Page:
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Inquiry Question

Historical Context

Map

Readings

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Activities

Table of
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About This Lesson

As a historic unit of the National Park Service, the Mary McLeod Bethune Council House is listed in the National Register of Historic Places. The site also is within the boundaries of the Logan Circle Historic District. This lesson is based on the Historic Resources Study for Mary McLeod Bethune Council House National Historic Site, as well as other materials on Bethune and the National Council of Negro Women. The lesson was written by Brenda K. Olio, former Teaching with Historic Places historian, and edited by staff of the Teaching with Historic Places program and Mary McLeod Bethune Council House National Historic Site. This lesson is one in a series that brings the important stories of historic places into classrooms across the country.

Where it fits into the curriculum
Topics: This lesson could be used in American history, social studies, government, civics, and geography courses in units on the Civil Rights Movement, African American history, women's history, the New Deal, and political activism.
Time period: Early to mid 20th century
Relevant United States History Standards for Grades 5-12
Relevant Curriculum Standards for Social Studies
Find your state's social studies and history standards for grades Pre-K-12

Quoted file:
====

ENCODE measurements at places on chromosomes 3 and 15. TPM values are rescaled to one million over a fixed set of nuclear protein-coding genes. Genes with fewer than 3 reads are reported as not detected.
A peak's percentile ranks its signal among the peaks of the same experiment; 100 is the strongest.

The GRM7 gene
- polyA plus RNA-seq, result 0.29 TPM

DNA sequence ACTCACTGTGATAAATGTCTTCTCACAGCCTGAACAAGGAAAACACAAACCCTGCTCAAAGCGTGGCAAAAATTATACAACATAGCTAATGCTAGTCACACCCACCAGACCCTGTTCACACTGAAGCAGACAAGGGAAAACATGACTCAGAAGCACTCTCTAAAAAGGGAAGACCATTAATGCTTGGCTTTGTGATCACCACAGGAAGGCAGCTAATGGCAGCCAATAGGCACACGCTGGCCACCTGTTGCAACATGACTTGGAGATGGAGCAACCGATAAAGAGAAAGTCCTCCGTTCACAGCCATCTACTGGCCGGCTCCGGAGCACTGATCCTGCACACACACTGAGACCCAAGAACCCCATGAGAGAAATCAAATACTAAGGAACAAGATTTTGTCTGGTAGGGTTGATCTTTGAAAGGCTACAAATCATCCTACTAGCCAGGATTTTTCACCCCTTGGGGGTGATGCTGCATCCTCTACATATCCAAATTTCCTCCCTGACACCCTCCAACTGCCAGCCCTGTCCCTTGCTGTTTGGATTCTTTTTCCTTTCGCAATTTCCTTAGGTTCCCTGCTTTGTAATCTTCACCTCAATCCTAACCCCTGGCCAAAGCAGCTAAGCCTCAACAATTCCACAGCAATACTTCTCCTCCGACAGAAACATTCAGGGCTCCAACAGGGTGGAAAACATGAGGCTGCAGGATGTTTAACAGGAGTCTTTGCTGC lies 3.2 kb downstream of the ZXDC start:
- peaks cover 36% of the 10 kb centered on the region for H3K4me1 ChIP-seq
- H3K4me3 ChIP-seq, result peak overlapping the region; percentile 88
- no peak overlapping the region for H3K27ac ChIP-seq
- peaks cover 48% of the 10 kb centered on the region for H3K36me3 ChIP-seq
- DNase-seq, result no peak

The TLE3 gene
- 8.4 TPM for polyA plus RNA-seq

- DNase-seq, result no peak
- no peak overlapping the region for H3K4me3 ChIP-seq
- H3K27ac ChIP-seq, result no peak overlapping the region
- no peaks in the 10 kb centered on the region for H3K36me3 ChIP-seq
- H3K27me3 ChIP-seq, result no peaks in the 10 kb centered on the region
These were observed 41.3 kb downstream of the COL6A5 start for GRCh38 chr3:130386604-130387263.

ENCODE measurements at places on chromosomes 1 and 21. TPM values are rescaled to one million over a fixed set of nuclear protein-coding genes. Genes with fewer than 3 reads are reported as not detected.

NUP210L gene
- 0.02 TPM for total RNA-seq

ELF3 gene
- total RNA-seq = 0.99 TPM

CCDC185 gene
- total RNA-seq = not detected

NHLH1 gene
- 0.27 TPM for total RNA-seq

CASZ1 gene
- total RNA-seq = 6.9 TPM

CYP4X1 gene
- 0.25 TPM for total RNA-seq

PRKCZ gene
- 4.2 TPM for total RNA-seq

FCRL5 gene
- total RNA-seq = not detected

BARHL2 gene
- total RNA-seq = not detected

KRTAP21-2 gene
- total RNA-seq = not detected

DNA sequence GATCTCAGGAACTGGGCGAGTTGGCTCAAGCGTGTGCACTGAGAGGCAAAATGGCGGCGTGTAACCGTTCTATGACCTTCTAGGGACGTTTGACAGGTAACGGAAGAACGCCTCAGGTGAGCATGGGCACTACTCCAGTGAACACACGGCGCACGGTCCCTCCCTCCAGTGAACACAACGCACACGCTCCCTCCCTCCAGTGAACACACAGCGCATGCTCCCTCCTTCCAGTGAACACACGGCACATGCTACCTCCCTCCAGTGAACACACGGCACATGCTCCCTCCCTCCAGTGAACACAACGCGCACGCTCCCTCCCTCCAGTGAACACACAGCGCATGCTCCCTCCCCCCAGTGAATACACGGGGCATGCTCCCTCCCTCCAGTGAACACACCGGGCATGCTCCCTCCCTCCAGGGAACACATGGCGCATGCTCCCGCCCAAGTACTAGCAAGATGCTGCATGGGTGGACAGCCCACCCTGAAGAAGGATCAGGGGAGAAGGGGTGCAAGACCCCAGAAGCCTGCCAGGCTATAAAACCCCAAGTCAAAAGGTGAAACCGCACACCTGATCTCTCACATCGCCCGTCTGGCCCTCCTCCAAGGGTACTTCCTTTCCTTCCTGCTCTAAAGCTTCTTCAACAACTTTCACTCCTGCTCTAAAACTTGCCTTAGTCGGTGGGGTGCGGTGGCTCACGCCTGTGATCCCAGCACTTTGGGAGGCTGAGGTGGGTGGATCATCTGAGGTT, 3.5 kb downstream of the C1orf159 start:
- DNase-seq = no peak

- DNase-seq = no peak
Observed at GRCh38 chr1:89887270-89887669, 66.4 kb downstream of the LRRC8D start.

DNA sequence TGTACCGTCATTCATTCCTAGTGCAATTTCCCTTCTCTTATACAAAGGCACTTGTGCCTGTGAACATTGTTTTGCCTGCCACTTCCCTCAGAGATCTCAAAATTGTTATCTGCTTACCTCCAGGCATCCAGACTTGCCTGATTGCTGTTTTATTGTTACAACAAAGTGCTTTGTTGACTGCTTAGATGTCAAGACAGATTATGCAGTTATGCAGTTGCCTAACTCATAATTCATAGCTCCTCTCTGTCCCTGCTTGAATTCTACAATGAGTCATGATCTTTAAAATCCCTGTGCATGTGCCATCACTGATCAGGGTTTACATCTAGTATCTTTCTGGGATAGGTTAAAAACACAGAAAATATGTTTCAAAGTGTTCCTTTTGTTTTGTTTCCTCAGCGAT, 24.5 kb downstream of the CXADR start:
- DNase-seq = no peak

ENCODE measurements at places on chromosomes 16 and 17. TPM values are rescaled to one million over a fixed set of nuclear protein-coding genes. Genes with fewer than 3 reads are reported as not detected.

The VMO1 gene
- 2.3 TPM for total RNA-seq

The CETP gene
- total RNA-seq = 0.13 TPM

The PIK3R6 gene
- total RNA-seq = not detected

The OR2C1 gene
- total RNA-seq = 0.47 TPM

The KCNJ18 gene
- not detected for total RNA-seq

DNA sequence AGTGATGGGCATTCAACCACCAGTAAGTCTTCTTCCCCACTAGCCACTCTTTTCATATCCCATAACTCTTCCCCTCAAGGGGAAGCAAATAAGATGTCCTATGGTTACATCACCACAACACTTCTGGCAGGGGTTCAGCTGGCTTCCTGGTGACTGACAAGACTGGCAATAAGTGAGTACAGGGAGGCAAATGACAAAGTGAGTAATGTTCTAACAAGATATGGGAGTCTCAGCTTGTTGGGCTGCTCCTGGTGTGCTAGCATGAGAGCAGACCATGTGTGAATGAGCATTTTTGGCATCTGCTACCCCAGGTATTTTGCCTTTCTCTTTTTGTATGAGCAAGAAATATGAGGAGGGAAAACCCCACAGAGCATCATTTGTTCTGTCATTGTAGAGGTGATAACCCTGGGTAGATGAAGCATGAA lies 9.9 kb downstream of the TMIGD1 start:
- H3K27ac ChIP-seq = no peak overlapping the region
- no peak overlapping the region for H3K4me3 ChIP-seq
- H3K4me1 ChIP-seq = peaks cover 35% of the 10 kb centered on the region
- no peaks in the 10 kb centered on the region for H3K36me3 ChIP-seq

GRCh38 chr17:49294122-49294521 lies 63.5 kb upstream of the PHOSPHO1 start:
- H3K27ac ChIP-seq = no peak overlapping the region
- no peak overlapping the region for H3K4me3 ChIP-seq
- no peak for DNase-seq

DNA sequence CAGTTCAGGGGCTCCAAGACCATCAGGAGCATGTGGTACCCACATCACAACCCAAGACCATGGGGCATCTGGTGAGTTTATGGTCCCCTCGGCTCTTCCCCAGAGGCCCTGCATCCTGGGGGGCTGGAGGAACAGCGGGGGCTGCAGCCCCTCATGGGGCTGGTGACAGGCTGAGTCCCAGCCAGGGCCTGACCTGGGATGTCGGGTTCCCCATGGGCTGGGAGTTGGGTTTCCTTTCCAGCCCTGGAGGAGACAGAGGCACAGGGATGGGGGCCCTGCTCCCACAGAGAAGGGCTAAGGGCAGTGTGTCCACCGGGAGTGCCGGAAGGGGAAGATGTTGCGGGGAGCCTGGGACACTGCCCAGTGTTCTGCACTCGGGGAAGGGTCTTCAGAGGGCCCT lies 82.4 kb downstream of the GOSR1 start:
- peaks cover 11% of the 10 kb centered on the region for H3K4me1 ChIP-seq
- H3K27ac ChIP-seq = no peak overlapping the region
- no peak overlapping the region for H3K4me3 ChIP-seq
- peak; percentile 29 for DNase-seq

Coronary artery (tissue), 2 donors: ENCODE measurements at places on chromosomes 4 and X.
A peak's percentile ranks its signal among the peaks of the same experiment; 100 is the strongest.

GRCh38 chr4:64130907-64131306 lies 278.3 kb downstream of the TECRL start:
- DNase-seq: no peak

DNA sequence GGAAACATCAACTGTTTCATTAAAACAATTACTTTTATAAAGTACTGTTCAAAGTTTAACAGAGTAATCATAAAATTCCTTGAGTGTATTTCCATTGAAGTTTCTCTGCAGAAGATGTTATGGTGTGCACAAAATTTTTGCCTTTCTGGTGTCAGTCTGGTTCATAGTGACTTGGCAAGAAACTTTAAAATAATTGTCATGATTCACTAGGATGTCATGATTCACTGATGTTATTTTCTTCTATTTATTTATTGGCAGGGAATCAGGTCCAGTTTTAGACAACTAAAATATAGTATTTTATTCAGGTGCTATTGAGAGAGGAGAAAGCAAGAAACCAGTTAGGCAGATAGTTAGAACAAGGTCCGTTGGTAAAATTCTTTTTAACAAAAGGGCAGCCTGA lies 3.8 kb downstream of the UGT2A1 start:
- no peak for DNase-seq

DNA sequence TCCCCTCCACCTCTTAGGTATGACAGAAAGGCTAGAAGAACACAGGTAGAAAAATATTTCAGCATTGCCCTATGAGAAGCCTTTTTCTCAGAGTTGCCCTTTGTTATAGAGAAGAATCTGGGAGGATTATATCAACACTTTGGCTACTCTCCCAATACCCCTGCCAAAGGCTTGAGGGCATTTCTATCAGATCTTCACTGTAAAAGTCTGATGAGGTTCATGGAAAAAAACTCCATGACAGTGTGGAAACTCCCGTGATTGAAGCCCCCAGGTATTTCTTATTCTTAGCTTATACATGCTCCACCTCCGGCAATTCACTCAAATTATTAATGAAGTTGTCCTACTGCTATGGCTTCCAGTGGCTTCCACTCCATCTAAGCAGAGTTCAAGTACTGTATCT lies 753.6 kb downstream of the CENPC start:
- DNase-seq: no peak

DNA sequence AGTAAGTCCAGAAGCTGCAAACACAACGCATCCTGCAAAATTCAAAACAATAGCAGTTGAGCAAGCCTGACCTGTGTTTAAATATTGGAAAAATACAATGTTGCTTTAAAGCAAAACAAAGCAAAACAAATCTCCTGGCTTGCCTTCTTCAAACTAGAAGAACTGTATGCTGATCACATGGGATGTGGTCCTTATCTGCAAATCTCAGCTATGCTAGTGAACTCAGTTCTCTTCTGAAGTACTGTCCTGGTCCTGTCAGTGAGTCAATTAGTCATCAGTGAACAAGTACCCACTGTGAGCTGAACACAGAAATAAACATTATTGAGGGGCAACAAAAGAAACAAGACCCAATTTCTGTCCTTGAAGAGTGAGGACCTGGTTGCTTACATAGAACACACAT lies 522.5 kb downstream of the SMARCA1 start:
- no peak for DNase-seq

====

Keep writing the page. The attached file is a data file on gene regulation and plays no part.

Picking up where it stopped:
Objectives for students
1) To explain the status of African American women in the first half of the 20th century
2) To describe Bethune's goal of achieving equality for African Americans and explain the tactics she used to further this goal
3) To describe how Bethune overcame challenges of race and gender and became an influential political activist
4) To explain the purpose and work of the National Council of Negro Women during Bethune's tenure as president and beyond
5) To identify and report research findings about local sites honoring African Americans and women

Materials for students
The materials listed below either can be used directly on the computer or can be printed out, photocopied, and distributed to students. The maps and images appear twice: in a smaller version with associated questions and alone in a larger version.
1) one map of the Logan Circle area of Washington, D.C.;
2) four readings on Mary McLeod Bethune and the National Council of Negro Women;
3) six photos of the Council House, Bethune, and NCNW members;
4) two floor plans of the Council House.

Visiting the site
Mary McLeod Bethune Council House National Historic Site is located at 1318 Vermont Avenue NW, Washington, D.C. 20005. The site is open Monday through Saturday from 9 a.m. until 5 p.m. except Thanksgiving, Christmas, and New Year's Day. The National Archives for Black Women's History is open by appointment only. For more information, visit the park's website. The Council House also is within the boundaries of the Logan Circle Historic District. This district is bounded roughly by Q Street on the north, N Street on the south, 11th Street on the east, and 14th Street on the west. For more information, visit the Logan Circle Community Association's website.

 

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